Mangia Meets Masala | Restaurant Reviews | Salt Lake City | Salt Lake City Weekly
Support the Free Press.
Facts matter. Truth matters. Journalism matters.
Salt Lake City Weekly has been Utah's source of independent news and in-depth journalism since 1984.
Donate today to ensure the legacy continues.

Eat & Drink » Restaurant Reviews

Mangia Meets Masala

Curry Pizza is the cultural fusion you didn't know you needed


  • Alex Springer

Pizza has been there for me for most of the major crises in my lifetime. So whenever I consider adding something new to my arsenal of food that will help me forget about the crisis du jour for a few precious moments, I ask myself if I like it as much as I like pizza.

Though the humble pizza pie has been a go-to for most of my life, tikka masala or saag with a few slabs of naan have come very close to dethroning pizza as my comfort food champion over the past few years. That said, when Curry Pizza (multiple locations, opened its West Valley location a few years ago, I felt a mixture of elation and skepticism. How could something this daring possibly exist without tearing a hole in the fabric of reality?

The concept for Curry Pizza began in the small Southern Utah town of Bicknell with local culinary daredevil Bhinda Singh. While operating Bhinda's Curry Pizza Palace, Singh developed a recipe for honey curry. In a fever of experimentation, Singh slathered his new creation on a naan-inspired pizza crust, dressed it up with mozzarella cheese and popped it in the oven. Once it arrived in its melty, spicy-sweet glory, he knew he had something special. Bicknell knew it too—his creation created enough buzz down South for him to move the operation to the Wasatch Front. Currently, Curry Pizza has three locations; Singh also operates India Palace in Provo, which serves traditional Indian food.

Though I've been to Curry Pizza several times since it first opened, I distinctly remember my first visit to the West Valley location. It's got a fast-casual vibe that you've seen before—plexiglass counters protecting vast bins of veggies and other pizza toppings—but the aromas of slow-roasting curry and lamb let you know that this is a place that knows what it's doing. I also noticed that Curry Pizza is well-stocked with traditional pizza fixings like pepperoni and sausage, which I get. But if you come here and get a goddamn pepperoni pizza, I will find out about it and come after you.

It's tempting to let the sheer amount of customization options lure you into creating some Frankenstein's monster of pizza, but your best bet is to take a look at the restaurant's signature curry pizzas. For your first visit, the obvious choice is to go with the curry pizza ($16.49 for a medium, which is plenty for two people). You get a choice of chicken tikka, lamb, paneer or tofu, and you can't really go wrong with any of them. Once you've chosen your protein destiny, it gets hit with signature curry sauce, mozzarella cheese, mushrooms, red onions, scallions, cilantro and jalapeños. When it's done, the veggies, herbs and peppers are nicely caramelized, and that sauce ramps up the natural flavors of each ingredient. The end result is exactly what you want it to be—the melted cheese and naan crust evoke everything you love about pizza while the curry tickles your taste buds with its dazzling array of spices.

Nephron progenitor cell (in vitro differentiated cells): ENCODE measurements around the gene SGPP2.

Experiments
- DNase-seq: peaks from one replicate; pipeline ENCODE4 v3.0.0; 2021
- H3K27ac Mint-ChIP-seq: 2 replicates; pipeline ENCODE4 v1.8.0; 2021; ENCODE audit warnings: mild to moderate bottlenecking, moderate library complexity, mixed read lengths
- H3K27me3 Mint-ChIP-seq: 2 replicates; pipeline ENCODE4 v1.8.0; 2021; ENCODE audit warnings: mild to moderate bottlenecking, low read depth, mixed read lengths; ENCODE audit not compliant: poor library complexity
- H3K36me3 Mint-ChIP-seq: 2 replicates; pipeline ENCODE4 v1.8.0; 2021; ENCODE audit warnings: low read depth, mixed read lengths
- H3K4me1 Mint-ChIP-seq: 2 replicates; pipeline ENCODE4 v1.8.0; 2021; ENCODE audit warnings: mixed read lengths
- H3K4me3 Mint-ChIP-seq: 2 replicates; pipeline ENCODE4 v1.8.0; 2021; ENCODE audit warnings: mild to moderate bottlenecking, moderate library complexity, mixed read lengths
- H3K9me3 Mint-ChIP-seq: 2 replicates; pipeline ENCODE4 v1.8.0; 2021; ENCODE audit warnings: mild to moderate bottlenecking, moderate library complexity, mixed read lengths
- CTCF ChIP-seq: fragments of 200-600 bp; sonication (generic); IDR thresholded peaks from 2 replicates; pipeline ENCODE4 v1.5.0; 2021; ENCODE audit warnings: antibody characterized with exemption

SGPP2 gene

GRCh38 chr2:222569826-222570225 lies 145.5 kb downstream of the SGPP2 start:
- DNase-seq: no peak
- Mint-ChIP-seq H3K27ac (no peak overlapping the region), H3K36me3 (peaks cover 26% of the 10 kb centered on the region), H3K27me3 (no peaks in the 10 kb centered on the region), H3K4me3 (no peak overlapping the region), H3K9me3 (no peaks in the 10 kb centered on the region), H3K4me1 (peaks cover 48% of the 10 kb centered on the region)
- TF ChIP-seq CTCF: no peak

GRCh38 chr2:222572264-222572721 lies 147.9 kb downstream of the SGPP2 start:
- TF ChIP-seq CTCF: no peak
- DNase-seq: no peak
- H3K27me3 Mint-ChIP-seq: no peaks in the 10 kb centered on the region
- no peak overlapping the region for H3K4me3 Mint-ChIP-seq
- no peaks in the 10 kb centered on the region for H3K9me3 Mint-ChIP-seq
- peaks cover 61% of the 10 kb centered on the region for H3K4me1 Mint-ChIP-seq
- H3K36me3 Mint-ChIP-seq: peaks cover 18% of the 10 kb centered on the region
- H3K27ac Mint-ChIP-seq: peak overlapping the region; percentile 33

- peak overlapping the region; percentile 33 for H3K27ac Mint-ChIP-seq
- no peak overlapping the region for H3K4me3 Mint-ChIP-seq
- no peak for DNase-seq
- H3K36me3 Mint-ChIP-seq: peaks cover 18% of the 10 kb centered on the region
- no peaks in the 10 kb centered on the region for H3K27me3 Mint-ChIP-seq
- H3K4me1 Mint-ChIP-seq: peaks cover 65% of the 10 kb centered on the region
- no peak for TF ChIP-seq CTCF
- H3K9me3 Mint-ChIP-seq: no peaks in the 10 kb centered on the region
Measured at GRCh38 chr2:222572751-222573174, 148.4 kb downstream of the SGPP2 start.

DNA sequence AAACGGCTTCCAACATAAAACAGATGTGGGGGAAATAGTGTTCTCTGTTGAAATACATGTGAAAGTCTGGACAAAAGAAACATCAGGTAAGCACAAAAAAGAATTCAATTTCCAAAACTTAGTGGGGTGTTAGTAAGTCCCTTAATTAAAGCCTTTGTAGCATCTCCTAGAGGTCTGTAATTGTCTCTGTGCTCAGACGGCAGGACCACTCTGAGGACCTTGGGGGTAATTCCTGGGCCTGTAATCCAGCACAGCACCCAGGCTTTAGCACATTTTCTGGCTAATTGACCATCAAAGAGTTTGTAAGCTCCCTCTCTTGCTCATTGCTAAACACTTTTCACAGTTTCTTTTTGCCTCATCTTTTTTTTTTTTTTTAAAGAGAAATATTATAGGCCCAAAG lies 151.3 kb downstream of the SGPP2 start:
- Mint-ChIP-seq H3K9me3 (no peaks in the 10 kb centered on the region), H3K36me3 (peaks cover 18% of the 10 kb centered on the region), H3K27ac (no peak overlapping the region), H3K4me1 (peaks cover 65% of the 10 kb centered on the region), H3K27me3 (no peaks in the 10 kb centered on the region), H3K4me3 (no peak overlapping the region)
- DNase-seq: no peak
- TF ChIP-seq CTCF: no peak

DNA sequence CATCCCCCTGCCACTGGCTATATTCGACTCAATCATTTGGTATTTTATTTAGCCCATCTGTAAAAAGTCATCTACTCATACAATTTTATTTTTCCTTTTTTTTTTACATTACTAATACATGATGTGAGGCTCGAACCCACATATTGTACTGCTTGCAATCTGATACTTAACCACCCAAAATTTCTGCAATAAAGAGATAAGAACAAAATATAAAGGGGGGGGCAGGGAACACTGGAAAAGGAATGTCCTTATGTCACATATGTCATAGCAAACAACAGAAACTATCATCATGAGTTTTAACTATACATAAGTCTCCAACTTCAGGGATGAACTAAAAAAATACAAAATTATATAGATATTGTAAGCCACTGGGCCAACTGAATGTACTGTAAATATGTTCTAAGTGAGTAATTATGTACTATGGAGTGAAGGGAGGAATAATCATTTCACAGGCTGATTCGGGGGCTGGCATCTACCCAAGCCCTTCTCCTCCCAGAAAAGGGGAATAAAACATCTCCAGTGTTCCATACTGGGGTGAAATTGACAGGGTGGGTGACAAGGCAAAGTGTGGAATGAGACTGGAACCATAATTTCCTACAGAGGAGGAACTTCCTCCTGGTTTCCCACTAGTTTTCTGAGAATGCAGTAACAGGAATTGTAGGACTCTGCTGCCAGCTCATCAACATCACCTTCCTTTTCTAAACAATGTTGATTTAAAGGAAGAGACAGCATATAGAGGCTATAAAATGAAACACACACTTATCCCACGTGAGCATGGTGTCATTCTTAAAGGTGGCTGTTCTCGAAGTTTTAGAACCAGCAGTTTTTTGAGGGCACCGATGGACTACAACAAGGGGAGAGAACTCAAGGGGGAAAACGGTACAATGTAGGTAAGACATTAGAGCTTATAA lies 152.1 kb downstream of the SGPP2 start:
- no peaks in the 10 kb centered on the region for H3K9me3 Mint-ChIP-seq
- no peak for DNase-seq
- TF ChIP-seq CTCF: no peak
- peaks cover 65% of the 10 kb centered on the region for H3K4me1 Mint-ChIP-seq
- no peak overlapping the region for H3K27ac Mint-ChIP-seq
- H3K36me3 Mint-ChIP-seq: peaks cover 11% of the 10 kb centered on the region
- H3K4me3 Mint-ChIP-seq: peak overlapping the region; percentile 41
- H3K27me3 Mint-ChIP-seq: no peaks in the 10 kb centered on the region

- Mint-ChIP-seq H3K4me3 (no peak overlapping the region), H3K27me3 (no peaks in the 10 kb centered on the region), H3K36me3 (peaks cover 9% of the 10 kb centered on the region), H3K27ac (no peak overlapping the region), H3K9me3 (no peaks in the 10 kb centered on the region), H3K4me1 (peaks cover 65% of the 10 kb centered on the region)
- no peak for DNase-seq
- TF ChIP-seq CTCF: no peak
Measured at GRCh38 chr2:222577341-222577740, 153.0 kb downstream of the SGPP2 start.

The tikka masala pizza (pictured, $16.49 for a medium) is another great example of this conceptual fusion—it's just familiar enough to catch a pizza purist's attention. The tikka masala bridges the gap between Indian and Italian food nicely with its tomato-forward flavor, and its signature smoky flavor adds all kinds of new flavor profiles to the traditional pizza canvas. With its fresh tomatoes, green peppers and jalapeños, it's awesome for those craving pizza with a lighter feel. It's usually tough to talk me into putting more veggies than meat on a pizza, but this one balances its ingredients nicely.

I also appreciate the way Curry Pizza has adopted the chicken wings ($9.95) that have become ubiquitous with today's pizza places. Not that I'm a huge fan of chicken wings—I can usually take them or leave them—but the idea of mixing the Indian spice blend into traditional chicken wing sauce is extremely clever. They offer more common flavors like garlic parmesan, barbecue and Buffalo, but you're much better off getting the butter curry or the honey curry. Anyone who considers themselves a chicken wing connoisseur needs to check this place out for some new flavors to add to their repertoire.

I could continue to gush about how much I love the fact that Singh combined two of my all-time favorite comfort foods into one delicious package, but the real revelation here is how well all of it works. Tikka masala works brilliantly on pizza, and butter curry makes a fantastic wing sauce, but the amalgam of cultures and flavors in a fast-casual setting is what I love about American restaurants. Curry Pizza thrives on a spirit that combines innovative ideas with the culinary chops to pull them off, and it will be exciting to see what they come up with next.